Will Microsoft Corner the Desktop Security Market?
Microsoft plans to offer a free antivirus product, code-named "Morro," in the second half of this year, when the company removes Windows Live OneCare from the retail market. But cautious consumers may want to keep their current antivirus programs, given Microsoft's dubious track record with antivirus apps.
Back in 1993, in versions 6.0 through 6.22 of the MS-DOS operating system, Microsoft provided a free, no-frills version of Central Point Anti-Virus (CPAV). The rebranded Microsoft Anti-Virus product had no update capacity and recognized about 1000 known viruses (a lot at the time).
Ten years later, when Microsoft started buying antispyware and antivirus companies, the commercial antivirus community looked on anxiously. Would Microsoft bundle its new security apps within the Windows OS? Even before the first beta of Windows OneCare appeared in 2005, McAfee and Symantec were talking publicly about their plans to go head-to-head with the software giant on desktop security.
Released as a stand-alone security product in May 2006, Windows Live OneCare included a revamped GeCAD antivirus engine (which Miceosoft had acquired along with Romania-based antivirus firm GeCAD in 2003), Microsoft Windows Defender antispyware protection, and the Windows Firewall, plus system diagnostic tools, backup capabilities, and a way to monitor home networking. OneCare felt less like a suite and more like a clever repackaging of free tools that were already available; consumers were essentially paying $50 for antivirus signature file updates.
OneCare did force changes within the antivirus community. McAfee responded in late 2006 with its McAfee Total Protection system, a suite offering home network monitoring and an enhanced version of the McAfee Internet Suite. The following year, Symantec introduced Norton 360, a more unified product that added online backup to Norton Internet Security.
Yet in the first independent antivirus testing of OneCare, organizations faulted Microsoft for missing known malware. Andreas Clementi of AV-Comparatives.org wrote in his February 2007 report that OneCare didn't meet the minimum requirements for participation. "Due [to] that, its inclusion in future tests of this year [will] have to be re-evaluated."
Performance has improved. Microsoft hired Vincent Gullotto from McAfee to head Microsoft's Security Research and Response team, and it later added experts from other name antivirus companies to its roster. In the latest On Demand scanning test from AV-Comparatives.org, Microsoft OneCare 2.5 scored as well as McAfee VirusScan Plus 2008 did.
All is not perfect, however. In May 2008, OneCare mistook Skype, a common voice-over-IP application, for a piece of adware, an embarrassing false positive. Nor has Microsoft dominated security software as the antivirus community once feared. Current estimates put Microsoft's share of the retail desktop security product market at only 2 percent.
In its press release announcement for Morro, Microsoft states: "This new, no-cost offering will give us the ability to protect an even greater number of consumers, especially in markets where the growth of new PC purchases is outpaced only by the growth of malware."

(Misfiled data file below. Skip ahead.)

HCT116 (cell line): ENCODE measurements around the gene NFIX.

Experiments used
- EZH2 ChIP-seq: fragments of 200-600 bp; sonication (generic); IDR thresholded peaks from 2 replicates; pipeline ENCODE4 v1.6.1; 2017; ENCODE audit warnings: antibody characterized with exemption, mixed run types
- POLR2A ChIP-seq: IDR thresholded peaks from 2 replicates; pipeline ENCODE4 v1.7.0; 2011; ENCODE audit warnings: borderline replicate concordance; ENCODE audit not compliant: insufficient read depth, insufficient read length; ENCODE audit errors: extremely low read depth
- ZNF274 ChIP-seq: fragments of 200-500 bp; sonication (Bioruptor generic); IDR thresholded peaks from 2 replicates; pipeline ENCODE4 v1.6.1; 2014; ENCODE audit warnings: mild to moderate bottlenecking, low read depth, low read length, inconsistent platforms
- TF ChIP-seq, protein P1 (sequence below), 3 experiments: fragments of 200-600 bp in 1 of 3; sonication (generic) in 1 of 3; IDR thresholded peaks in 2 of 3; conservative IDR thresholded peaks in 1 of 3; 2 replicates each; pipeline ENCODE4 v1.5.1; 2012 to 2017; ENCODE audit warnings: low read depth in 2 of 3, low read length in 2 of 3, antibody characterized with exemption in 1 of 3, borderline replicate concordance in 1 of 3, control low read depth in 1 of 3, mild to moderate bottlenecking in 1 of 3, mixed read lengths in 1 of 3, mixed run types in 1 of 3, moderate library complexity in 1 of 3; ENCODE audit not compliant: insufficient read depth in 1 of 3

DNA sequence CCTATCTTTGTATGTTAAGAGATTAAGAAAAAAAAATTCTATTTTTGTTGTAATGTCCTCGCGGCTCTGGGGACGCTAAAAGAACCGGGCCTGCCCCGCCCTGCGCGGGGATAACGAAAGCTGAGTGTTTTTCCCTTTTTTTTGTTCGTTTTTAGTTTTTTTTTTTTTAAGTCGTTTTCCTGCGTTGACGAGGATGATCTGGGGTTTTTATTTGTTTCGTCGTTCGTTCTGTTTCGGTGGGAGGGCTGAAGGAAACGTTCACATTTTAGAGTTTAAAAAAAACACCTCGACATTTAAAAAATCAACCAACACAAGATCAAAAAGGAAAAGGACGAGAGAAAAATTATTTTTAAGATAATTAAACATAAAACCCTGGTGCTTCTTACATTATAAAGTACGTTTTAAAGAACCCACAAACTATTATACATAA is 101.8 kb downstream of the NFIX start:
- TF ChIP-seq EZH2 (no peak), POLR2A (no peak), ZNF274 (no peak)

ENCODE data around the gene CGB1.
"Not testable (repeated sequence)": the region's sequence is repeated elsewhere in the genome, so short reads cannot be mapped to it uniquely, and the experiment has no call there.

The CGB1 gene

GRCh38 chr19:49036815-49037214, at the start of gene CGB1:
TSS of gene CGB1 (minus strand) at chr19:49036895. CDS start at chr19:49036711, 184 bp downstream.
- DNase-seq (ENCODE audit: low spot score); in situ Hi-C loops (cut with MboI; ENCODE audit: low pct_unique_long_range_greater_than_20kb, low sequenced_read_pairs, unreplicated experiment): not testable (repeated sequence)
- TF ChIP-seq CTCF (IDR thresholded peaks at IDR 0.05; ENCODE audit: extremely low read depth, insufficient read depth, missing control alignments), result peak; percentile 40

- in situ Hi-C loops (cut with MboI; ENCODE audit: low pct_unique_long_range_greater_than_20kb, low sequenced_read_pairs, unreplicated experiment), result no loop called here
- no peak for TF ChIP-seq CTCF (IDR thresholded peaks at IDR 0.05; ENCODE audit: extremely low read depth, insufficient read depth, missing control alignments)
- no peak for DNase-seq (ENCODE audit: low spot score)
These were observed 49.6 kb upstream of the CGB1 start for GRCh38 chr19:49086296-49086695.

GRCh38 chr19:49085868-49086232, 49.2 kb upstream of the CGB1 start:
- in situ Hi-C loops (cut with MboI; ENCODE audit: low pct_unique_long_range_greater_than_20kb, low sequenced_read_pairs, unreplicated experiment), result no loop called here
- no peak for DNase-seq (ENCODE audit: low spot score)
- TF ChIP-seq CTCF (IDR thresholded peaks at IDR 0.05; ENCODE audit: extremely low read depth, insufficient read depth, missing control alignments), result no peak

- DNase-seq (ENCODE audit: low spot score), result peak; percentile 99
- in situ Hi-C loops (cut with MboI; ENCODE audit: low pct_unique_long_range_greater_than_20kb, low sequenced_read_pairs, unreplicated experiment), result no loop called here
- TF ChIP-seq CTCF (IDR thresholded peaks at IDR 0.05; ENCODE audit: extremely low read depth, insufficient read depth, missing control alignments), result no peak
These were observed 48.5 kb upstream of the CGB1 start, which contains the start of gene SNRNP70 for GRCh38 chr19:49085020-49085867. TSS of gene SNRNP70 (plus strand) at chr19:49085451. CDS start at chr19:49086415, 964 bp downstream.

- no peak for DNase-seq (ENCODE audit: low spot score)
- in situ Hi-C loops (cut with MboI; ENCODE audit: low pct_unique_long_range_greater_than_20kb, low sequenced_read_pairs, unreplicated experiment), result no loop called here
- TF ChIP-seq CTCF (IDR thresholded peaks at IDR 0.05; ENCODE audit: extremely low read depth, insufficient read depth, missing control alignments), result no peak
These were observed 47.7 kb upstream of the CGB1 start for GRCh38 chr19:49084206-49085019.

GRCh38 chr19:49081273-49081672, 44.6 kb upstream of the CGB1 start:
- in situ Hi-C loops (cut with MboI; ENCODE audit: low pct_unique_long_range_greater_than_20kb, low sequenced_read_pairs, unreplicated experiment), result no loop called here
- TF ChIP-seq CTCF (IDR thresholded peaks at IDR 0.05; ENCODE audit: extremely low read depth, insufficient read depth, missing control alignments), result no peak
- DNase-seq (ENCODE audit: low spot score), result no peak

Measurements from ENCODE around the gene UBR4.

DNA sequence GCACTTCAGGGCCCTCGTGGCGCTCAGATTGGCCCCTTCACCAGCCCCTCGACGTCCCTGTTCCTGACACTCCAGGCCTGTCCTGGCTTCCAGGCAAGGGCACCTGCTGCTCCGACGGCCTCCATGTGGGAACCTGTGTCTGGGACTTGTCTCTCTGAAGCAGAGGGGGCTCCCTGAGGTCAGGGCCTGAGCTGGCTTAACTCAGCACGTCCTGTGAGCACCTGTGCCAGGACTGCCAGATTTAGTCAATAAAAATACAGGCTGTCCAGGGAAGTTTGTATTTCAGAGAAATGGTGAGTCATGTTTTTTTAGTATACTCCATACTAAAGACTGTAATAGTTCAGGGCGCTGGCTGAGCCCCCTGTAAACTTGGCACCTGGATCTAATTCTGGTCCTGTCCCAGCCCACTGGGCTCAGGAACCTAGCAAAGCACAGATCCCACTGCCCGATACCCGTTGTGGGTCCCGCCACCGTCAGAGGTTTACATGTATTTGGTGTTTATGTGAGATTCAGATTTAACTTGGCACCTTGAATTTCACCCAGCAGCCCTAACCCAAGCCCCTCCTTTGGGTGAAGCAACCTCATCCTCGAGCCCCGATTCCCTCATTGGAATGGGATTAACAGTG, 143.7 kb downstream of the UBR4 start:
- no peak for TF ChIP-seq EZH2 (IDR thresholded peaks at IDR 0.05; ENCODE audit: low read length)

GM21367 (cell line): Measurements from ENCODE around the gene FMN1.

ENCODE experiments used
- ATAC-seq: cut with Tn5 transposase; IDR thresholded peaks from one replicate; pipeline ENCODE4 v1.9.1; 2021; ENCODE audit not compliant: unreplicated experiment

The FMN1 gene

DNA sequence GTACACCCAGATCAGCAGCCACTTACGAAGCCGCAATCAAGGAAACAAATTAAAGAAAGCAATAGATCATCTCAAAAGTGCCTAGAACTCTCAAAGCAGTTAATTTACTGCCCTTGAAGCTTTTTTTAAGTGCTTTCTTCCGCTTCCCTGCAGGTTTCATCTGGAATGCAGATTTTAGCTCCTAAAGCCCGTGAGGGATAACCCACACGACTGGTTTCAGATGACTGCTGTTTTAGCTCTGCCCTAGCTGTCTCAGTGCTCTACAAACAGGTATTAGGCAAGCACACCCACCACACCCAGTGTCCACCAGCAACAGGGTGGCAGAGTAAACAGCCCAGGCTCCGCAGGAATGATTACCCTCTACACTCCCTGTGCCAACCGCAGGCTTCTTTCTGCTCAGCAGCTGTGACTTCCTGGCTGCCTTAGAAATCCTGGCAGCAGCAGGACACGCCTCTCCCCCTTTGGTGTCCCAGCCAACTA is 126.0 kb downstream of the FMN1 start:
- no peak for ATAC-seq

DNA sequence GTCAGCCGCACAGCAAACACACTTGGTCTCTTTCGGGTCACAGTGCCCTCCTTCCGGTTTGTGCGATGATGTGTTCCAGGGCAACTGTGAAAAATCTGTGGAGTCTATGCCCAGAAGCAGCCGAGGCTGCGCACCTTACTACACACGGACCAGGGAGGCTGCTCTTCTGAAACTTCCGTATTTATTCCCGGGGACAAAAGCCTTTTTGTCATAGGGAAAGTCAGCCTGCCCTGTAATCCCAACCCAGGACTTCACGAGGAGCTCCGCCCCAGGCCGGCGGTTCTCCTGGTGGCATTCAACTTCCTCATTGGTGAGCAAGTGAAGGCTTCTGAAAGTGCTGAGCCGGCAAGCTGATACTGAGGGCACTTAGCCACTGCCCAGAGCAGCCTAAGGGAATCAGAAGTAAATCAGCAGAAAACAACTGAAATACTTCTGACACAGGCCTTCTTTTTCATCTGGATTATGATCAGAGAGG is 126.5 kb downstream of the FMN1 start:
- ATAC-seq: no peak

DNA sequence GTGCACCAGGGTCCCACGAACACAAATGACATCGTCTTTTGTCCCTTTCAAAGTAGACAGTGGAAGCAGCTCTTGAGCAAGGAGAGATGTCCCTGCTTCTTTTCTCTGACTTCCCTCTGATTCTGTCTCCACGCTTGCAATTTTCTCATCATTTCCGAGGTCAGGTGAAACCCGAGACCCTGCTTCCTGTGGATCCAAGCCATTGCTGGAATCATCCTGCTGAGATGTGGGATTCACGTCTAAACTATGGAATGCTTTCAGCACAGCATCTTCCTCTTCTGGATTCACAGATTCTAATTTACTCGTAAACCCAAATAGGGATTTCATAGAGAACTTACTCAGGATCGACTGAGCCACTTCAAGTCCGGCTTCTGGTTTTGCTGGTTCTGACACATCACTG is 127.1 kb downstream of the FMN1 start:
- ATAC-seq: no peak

Microsoft says that Morro won't have all of OneCare's features--the diagnostic tools, for example, and probably backup. Morro will protect desktops against viruses, spyware, rootkits, and trojan horses, but whether Microsoft will offer it to all users via Windows Update or make it standard in future OSs such as Windows 7 is unknown.
Microsoft currently provides a Malicious Software Removal tool with its monthly updates, though most people are unaware of it. The tool, which targets specific malware, has had an impact. In 2008, experts cited Microsoft's aggressive removal of the bots associated with the Storm worm as a major factor in the botnet's declining infection rate. It is unclear whether Morro will complement or replace the Malicious Software Removal tool.
Even if Morro proves to be a first-rate antivirus program, commercial vendors may not suffer. Windows Defender, Microsoft's antispyware program (and originally a repackaged version of Giant AntiSpyware, which Microsoft bought in November 2004), has been available for download since 2005 and ships with most versions of Windows sold today; Windows Defender is one of the few major antispyware apps still available, but not because Microsoft cornered the market. Instead, antivirus companies bought up the other solo players.
The built-in Windows Firewall (formerly Internet Connection Firewall) is another free security tool from Microsoft. Though it's better than nothing, it blocks only incoming Internet traffic. Windows Vista's firewall can block outbound Internet traffic, too, but this feature is switched off by default. Many people find the free, two-way personal firewalls from ZoneAlarm and Comodo to be easier to use and more effective.
Since neither Windows Defender nor Windows Firewall has displaced commercial antispyware and firewall solutions, is a free antivirus product from Microsoft likely to fare any differently? For the past eight years antivirus vendors have coexisted with the free version of AVG. Perhaps Microsoft's product will simply prompt Symantec, McAfee, and others to offer free versions of their own antivirus products. And that might not be a bad thing.